We relied on one another, had no fear of the wildlife and we met many interesting and wonderful people. Irene packed for the month which included food supplies, bedding and clothing. She canned meat of all kinds and prepared and stuck to a menu so that we never ran out of food. I was happy to provide fresh fish as an extra bonus to the menu."
Cy and Irene became members of Branch #1 of the Prince George B.C. Old Time Fiddlers Association in 1992. Over the years, Irene assisted during fiddle contests, the monthly dances, producing the newsletter, served as the board treasurer and visited members in the position of the Sunshine Lady. Cy played guitar as a backup musician for the fiddlers, served as a director and is a past president. They are now life time members.
The Prince George OTFs started informal fiddling jam sessions in the 1960s. That led to the formation of the BCOTFA in 1968 bringing fiddlers and backup musicians of other instruments together to promote the art of old-time fiddling and to encourage young people to take up fiddling and violin playing. With approximately 200 members, Branch #1 celebrated 50 years of community service this past November.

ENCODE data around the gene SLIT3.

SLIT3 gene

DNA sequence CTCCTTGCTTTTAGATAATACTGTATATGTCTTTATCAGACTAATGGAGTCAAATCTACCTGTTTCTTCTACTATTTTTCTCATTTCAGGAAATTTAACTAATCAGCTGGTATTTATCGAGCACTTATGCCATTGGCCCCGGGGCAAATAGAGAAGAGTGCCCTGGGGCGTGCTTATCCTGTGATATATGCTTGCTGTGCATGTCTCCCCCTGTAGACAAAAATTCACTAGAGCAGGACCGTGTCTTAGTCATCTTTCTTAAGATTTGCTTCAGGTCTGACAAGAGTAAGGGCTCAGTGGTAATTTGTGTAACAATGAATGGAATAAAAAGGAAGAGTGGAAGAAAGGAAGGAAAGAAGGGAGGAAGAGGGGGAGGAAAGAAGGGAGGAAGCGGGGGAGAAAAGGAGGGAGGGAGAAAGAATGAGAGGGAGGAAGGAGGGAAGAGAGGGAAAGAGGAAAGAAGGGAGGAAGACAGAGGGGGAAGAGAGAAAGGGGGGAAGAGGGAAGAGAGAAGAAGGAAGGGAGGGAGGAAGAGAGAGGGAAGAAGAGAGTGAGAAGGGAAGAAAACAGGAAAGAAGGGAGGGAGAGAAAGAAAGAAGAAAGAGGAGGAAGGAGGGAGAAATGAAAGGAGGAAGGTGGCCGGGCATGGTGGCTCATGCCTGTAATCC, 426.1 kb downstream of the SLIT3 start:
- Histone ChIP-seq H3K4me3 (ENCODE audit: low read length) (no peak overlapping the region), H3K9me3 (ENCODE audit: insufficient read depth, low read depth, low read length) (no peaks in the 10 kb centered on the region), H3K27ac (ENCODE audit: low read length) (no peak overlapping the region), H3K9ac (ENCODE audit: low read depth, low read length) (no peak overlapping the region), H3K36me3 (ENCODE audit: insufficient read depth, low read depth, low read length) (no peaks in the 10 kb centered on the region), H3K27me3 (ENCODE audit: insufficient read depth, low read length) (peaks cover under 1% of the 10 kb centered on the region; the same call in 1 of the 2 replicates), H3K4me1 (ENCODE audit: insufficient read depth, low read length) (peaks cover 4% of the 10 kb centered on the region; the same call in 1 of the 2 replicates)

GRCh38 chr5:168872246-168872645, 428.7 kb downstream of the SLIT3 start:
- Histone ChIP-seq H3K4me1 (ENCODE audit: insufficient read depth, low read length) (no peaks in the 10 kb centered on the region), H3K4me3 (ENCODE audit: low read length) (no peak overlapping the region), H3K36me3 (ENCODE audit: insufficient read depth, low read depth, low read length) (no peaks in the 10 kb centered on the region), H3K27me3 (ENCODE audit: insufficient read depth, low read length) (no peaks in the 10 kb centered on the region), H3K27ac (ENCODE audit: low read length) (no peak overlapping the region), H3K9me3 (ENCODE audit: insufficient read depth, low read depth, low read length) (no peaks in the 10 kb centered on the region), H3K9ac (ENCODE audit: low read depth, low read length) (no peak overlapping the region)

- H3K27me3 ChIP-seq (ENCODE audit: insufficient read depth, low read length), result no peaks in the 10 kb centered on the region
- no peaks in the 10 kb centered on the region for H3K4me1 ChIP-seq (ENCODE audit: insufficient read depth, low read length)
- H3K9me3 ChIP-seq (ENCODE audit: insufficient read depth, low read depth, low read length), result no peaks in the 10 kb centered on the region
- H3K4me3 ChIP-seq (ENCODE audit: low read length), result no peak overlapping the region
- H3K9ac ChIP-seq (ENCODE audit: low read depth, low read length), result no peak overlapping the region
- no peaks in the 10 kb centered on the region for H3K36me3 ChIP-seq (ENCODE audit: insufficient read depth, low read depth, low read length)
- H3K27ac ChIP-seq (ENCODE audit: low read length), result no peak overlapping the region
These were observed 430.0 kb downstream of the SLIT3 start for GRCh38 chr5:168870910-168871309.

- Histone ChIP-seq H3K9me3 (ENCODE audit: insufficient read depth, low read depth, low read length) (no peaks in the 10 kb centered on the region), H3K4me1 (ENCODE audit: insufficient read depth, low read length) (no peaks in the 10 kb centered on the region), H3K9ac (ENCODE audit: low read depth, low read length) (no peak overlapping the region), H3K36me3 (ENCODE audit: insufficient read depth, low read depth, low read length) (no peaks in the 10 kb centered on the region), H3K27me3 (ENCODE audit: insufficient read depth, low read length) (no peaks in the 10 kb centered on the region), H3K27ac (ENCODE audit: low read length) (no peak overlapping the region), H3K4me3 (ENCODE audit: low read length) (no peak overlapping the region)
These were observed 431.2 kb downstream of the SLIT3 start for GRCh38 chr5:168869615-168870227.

Irene said, "When Cy had surgery recently the OTF group was there when we needed their support. In April of 2018, Cy was taken to the University Hospital of Northern BC by ambulance. He spent a week in the intensive care unit before being transferred by air ambulance to Lions Gate Hospital for drainage of a brain abscess. He has struggled to recover as his memory was severely impaired and he had to learn to walk again. He was transferred back to UHNBC on May 14th for continued rehabilitation and returned home on June 15th.
"Many friends came to the hospital with musical instruments and their music proved to be the greatest therapy to restore his memory of how to play the guitar and to relearn the words to hundreds of songs he once knew. Initially even words to You Are My Sunshine were a mystery.
"Gradually Cy's memory, musical skills and mobility have been restored - which in turn brought back a meaningful life. He is back out in the community volunteering along with his music friends at various senior citizen facilities all over Prince George, Vanderhoof (monthly) and McBride (twice a year). We are so thankful to all of them for being there for us."
Cy concluded by saying, "I still require physiotherapy as my balance is still a bit of a problem. I have everything to be thankful for from my wife and supportive family to all our friends in the community. Prince George is a great place and we both love it here. I always say that once you drink water from the Fraser or Nechako Rivers you always return."